As a hero Rechnitz inspires mixed feelings. He shows up at his best alongside the Consul, who is worldly, Westernized, outwardly imposing, inwardly rather coarse. By comparison Rechnitz is the dedicated student, all the more so since the seaweed he studies is of no apparent commercial value to anyone. Seen from another angle, however, he is weak, passive, irresponsible; deluded in thinking that he can be self-sufficient. Even his scientific vocation, he eventually realizes, was not really a free choice. It was decided for him long ago, on the day in childhood when he pledged himself to Susan. On the same day he also fell in love, so to speak, with the strange plants in the pond in her father’s garden. Try as he will to escape, his whole life is bound up with another person’s. “Betrothed” is too weak a title to convey the force of the commitment that pins him down: “A Deep-Sworn Vow” would come nearer to it.


In a helpful introductory note Mr. Allen Mandelbaum suggests that “Betrothed” can be taken as an ironical gloss on Pascal’s famous observation that “all the unhappiness of men arises from the fact that they cannot stay quietly in their own room.” Jacob Rechnitz is able to achieve happiness only by leaving his room, abandoning his isolation. On the other hand Agnon is completely at one with Pascal, according to Mr. Mandelbaum, in “Edo and Enam,” the second story in the book. Trouble starts the moment you can’t sit still.

“EDO AND ENAM” is a much tougher nut to crack than “Betrothed,” and I’m not sure that I’ve got through to the kernel even now. But at least it is indisputable that the disasters with which the story culminates begin when Gerhard and Gerda Greifenbach leave Jerusalem for a trip abroad, hoping “to rest awhile from the strain of life in our country.” They ask the narrator, an old friend, to keep an eye on the house while they are away; they have one lodger, Dr. Ginath, a scholar famous for his “Grammar of the Edo Language” and his discovery of the mysterious Enamite Hymns, but he hardly ever uses his room. While spending the night there the narrator is sought out by Gamzu, a bookseller of his acquaintance. Gamzu is worried about the disappearance of his wife Gemulah, who is a somnambulist. Gemulah belongs to a remote tribe—Gamzu first met her in the mountains, singing a strange unearthly song—and in the end it turns out that she has been visiting Ginath, who transcribes whatever she dictates. Gamzu wrests her away from the scholar, but the following month she returns to him. There is an obscure accident, and both Ginath and Gemulah fall to their death. On the day they are buried the Greifenbachs return, blithely unaware of everything that has happened.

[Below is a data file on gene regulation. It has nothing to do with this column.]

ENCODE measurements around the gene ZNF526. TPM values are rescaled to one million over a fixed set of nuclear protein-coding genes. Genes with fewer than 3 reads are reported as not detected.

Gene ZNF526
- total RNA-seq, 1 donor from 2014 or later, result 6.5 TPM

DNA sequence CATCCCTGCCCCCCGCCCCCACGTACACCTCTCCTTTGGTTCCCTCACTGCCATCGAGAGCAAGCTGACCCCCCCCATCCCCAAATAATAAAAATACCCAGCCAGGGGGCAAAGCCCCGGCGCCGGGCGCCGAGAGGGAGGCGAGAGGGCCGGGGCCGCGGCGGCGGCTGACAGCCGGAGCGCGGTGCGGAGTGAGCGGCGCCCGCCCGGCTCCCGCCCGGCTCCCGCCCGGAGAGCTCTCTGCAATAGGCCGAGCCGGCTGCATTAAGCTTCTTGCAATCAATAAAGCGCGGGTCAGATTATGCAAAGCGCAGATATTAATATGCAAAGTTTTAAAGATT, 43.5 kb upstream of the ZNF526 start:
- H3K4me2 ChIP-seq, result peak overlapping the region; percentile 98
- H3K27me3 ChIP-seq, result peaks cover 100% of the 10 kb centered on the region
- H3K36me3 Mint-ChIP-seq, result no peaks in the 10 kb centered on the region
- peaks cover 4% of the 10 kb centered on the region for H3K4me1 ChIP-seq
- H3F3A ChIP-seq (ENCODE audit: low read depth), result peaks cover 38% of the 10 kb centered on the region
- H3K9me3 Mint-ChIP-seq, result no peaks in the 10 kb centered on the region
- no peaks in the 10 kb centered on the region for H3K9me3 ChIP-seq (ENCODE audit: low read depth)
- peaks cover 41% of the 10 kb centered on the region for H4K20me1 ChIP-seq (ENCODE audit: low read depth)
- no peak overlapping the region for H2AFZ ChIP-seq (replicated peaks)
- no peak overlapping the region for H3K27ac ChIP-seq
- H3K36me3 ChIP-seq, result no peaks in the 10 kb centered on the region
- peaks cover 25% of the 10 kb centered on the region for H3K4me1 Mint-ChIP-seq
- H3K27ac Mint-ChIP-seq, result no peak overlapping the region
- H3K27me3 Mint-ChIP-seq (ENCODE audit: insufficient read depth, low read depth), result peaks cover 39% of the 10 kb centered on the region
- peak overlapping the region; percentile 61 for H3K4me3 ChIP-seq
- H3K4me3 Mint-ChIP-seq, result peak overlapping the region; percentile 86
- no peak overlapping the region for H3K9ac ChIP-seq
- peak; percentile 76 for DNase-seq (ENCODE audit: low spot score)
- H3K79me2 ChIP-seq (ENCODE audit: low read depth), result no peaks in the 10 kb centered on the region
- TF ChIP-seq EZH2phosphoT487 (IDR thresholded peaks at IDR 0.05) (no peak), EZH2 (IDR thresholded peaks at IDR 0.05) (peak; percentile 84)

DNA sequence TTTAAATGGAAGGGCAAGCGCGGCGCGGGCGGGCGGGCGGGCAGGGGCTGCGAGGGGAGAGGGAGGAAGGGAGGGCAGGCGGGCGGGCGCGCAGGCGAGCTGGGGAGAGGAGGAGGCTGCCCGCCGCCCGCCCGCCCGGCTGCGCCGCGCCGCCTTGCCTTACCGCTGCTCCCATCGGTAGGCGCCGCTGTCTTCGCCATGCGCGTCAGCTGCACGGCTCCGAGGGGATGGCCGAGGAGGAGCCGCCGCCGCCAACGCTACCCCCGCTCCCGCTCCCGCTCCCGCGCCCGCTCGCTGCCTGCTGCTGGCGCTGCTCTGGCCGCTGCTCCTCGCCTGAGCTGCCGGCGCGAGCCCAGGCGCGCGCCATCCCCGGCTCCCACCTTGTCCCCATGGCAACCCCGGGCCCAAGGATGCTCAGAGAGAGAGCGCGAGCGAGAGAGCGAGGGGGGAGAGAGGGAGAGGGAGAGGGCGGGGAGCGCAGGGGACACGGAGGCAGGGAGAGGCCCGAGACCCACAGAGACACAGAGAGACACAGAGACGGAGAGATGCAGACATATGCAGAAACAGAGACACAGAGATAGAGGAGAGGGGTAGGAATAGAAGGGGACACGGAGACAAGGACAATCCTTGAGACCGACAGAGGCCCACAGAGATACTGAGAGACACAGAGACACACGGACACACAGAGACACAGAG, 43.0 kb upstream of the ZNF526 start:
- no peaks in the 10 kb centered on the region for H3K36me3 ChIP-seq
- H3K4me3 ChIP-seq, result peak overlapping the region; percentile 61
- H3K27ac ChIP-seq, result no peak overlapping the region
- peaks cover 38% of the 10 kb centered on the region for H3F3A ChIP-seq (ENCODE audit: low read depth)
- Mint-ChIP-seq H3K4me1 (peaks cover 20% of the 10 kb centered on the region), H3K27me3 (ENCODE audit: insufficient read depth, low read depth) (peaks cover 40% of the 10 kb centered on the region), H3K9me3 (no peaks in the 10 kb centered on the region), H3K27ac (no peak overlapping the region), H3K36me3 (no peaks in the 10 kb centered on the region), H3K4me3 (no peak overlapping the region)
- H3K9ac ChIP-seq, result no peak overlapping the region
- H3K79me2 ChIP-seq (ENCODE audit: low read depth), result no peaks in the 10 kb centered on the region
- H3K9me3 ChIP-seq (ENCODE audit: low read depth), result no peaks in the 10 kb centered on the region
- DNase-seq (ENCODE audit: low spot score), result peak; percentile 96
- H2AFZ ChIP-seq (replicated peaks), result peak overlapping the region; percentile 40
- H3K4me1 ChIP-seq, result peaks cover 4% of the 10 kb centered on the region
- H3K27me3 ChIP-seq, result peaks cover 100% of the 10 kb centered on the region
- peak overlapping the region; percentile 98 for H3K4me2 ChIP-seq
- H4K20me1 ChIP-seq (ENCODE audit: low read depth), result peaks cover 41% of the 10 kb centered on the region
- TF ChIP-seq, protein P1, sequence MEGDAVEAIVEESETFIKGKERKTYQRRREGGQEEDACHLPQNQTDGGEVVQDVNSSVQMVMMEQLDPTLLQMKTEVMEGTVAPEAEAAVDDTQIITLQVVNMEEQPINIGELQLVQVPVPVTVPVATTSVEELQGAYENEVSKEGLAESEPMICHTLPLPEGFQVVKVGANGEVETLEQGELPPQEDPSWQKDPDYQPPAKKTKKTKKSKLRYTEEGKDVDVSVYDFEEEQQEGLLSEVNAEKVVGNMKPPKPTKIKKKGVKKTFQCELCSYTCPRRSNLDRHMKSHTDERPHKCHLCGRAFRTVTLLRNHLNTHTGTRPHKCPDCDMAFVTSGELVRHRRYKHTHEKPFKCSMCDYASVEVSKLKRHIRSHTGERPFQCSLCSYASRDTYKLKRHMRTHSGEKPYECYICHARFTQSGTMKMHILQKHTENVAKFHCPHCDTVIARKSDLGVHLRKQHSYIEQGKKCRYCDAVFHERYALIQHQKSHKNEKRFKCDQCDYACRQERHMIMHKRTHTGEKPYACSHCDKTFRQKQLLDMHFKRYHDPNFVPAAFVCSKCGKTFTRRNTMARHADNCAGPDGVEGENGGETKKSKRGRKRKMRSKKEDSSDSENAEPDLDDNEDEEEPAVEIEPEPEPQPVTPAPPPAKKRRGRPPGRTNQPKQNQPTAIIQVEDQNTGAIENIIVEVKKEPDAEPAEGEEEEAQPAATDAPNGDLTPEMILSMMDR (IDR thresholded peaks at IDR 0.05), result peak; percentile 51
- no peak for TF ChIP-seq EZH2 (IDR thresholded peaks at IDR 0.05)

It will not have escaped notice that most of the names in the story alliterate. Many other examples could be given. Gerhard and Gerda naturally read Goethe; Gerhard has picked up what Hebrew he knows from Gesenius’s grammar; the former occupants of their house include a splinter-group of the Gemeinshaft der Gerechten, a manufacturer of Gouda cheese, and a man from Glasgow. We are confronted, in fact, with the Comedian as Letter G (or rather, gimel). The effect is deliberately Grotesque, as though to emphasize the arbitrary fantastic patterns into which life can twist itself. It also heightens the impression of listening to a tall story, in which one extravagance is defiantly capped by the next. There is a touch of the Arabian Nights about “Edo and Enam,” of fabulous invention for its own sake. But this shouldn’t blind one to the somber undertones, the nagging sense of futility to which Mr. Mandelbaum draws attention.